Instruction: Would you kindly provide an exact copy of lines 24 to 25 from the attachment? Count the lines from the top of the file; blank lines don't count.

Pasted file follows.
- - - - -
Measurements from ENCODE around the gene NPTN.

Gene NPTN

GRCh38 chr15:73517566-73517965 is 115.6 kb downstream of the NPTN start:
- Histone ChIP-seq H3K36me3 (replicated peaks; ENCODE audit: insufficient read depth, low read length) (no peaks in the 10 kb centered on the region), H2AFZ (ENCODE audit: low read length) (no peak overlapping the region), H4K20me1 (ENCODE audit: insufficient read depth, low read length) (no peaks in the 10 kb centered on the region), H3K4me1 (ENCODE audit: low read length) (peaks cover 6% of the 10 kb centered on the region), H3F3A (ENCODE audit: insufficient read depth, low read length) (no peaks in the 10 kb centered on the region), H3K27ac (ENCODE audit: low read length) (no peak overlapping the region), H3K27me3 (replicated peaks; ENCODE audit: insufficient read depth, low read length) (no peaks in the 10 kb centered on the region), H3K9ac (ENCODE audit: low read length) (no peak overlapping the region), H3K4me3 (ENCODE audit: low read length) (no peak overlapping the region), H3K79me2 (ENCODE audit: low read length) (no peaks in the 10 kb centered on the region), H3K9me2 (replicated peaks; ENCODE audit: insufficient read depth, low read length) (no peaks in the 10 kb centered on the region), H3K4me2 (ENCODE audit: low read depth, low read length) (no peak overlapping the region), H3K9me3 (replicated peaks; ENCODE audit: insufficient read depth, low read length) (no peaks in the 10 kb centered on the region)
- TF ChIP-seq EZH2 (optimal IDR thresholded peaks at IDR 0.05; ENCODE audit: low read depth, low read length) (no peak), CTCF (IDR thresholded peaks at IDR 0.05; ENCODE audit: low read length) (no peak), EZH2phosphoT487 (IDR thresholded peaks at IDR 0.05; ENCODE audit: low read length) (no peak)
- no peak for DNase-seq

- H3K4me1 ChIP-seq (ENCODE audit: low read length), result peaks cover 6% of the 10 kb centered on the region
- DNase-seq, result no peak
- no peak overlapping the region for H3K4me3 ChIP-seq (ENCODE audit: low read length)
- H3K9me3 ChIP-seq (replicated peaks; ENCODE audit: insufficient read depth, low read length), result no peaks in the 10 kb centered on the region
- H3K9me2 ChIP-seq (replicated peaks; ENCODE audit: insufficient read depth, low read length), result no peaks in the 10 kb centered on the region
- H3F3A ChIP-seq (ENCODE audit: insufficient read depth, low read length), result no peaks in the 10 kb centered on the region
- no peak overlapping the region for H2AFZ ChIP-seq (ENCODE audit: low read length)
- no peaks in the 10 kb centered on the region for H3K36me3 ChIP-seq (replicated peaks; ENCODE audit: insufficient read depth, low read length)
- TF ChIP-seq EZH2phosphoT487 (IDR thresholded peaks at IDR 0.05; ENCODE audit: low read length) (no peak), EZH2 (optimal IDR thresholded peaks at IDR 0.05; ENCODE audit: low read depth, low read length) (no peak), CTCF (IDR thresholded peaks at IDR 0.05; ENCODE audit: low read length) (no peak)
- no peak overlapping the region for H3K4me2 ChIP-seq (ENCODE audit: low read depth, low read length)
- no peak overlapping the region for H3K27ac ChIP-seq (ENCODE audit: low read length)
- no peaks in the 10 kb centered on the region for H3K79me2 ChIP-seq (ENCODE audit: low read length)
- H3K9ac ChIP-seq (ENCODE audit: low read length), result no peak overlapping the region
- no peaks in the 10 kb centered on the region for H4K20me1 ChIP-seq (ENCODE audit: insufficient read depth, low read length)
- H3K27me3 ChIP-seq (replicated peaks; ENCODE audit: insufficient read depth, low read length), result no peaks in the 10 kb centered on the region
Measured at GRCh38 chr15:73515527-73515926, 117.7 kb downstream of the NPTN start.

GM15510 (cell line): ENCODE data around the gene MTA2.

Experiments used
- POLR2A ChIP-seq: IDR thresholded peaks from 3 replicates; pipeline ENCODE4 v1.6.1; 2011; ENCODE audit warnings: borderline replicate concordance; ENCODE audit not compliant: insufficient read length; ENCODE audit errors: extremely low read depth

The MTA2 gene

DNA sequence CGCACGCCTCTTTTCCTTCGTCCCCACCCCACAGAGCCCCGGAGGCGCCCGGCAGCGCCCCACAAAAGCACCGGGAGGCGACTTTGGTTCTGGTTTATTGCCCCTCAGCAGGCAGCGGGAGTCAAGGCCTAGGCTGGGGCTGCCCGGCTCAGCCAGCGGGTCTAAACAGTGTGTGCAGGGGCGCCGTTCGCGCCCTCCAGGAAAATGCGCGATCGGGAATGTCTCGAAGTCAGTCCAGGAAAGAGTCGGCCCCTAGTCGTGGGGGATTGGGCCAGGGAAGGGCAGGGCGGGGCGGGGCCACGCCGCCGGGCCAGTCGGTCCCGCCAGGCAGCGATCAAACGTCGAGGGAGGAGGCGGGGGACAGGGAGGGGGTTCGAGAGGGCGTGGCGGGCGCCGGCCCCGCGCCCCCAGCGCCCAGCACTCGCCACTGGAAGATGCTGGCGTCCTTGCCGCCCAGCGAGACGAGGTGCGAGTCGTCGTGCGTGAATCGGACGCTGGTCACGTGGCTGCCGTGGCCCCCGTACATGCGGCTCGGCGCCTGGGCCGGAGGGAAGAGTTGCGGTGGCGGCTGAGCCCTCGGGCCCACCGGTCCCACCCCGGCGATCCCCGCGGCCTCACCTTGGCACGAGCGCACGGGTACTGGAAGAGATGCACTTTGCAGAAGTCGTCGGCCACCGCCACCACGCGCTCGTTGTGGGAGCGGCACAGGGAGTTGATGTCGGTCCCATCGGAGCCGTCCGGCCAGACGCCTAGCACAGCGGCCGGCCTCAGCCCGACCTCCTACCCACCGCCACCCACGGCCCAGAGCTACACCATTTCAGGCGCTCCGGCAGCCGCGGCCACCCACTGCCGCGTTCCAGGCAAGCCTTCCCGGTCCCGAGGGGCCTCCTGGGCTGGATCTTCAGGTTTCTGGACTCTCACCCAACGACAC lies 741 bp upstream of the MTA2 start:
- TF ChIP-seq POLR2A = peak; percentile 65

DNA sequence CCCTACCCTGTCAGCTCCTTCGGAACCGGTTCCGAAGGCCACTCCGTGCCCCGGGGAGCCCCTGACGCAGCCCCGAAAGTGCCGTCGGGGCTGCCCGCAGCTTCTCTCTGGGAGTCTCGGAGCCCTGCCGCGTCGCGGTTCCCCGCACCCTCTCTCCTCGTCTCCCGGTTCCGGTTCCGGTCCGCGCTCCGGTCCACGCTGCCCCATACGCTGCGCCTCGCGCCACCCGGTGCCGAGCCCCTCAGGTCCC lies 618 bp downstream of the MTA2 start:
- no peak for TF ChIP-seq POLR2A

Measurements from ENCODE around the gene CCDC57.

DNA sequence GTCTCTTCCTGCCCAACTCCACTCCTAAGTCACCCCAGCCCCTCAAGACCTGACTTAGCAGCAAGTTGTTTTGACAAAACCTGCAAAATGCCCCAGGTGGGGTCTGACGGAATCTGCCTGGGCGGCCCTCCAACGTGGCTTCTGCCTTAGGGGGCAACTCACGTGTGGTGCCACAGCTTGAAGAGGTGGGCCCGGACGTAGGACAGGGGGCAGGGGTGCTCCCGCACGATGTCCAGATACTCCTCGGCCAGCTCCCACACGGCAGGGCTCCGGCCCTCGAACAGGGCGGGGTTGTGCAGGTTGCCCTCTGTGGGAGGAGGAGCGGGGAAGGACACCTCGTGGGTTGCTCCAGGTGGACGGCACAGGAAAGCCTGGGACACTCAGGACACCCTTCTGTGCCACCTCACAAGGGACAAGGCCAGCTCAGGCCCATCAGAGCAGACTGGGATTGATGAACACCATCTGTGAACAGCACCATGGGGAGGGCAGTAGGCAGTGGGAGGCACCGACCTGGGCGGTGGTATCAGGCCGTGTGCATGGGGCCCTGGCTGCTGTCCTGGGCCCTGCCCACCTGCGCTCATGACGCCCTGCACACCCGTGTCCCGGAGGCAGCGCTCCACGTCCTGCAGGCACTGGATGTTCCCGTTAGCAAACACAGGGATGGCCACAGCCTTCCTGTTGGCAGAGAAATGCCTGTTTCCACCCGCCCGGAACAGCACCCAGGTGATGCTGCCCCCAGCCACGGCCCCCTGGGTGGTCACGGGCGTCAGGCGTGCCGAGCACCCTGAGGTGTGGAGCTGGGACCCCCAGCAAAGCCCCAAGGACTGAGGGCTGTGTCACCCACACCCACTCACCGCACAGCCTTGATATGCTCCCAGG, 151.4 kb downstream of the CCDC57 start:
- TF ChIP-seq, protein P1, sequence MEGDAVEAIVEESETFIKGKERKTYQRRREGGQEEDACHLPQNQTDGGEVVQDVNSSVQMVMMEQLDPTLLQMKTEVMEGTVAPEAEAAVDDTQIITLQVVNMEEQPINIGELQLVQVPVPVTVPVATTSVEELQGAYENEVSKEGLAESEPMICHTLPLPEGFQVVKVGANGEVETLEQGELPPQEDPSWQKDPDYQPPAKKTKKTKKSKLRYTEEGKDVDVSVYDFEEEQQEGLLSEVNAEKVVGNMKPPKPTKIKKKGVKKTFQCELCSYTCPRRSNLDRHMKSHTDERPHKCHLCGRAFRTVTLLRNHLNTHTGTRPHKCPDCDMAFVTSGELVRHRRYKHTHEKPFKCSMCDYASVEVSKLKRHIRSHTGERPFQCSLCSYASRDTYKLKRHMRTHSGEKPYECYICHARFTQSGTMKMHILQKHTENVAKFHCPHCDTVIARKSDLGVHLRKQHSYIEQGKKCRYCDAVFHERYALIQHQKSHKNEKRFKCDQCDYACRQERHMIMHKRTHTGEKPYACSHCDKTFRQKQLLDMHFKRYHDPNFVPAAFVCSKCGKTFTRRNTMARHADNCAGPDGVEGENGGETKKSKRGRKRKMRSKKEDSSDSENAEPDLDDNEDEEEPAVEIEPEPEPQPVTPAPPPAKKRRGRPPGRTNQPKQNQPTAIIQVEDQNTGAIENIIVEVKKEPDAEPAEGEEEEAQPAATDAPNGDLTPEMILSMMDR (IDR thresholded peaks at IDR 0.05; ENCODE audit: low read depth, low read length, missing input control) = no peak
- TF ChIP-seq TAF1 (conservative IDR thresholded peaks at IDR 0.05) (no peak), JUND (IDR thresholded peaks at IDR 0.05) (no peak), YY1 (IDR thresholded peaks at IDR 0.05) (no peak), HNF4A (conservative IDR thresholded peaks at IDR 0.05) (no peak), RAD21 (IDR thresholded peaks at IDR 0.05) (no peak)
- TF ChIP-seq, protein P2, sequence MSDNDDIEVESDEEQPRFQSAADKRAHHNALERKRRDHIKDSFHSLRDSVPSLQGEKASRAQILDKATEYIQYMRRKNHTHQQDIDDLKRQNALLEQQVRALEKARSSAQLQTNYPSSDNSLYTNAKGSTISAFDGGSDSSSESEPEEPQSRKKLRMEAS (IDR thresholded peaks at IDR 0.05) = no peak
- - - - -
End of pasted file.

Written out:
Experiments used
- POLR2A ChIP-seq: IDR thresholded peaks from 3 replicates; pipeline ENCODE4 v1.6.1; 2011; ENCODE audit warnings: borderline replicate concordance; ENCODE audit not compliant: insufficient read length; ENCODE audit errors: extremely low read depth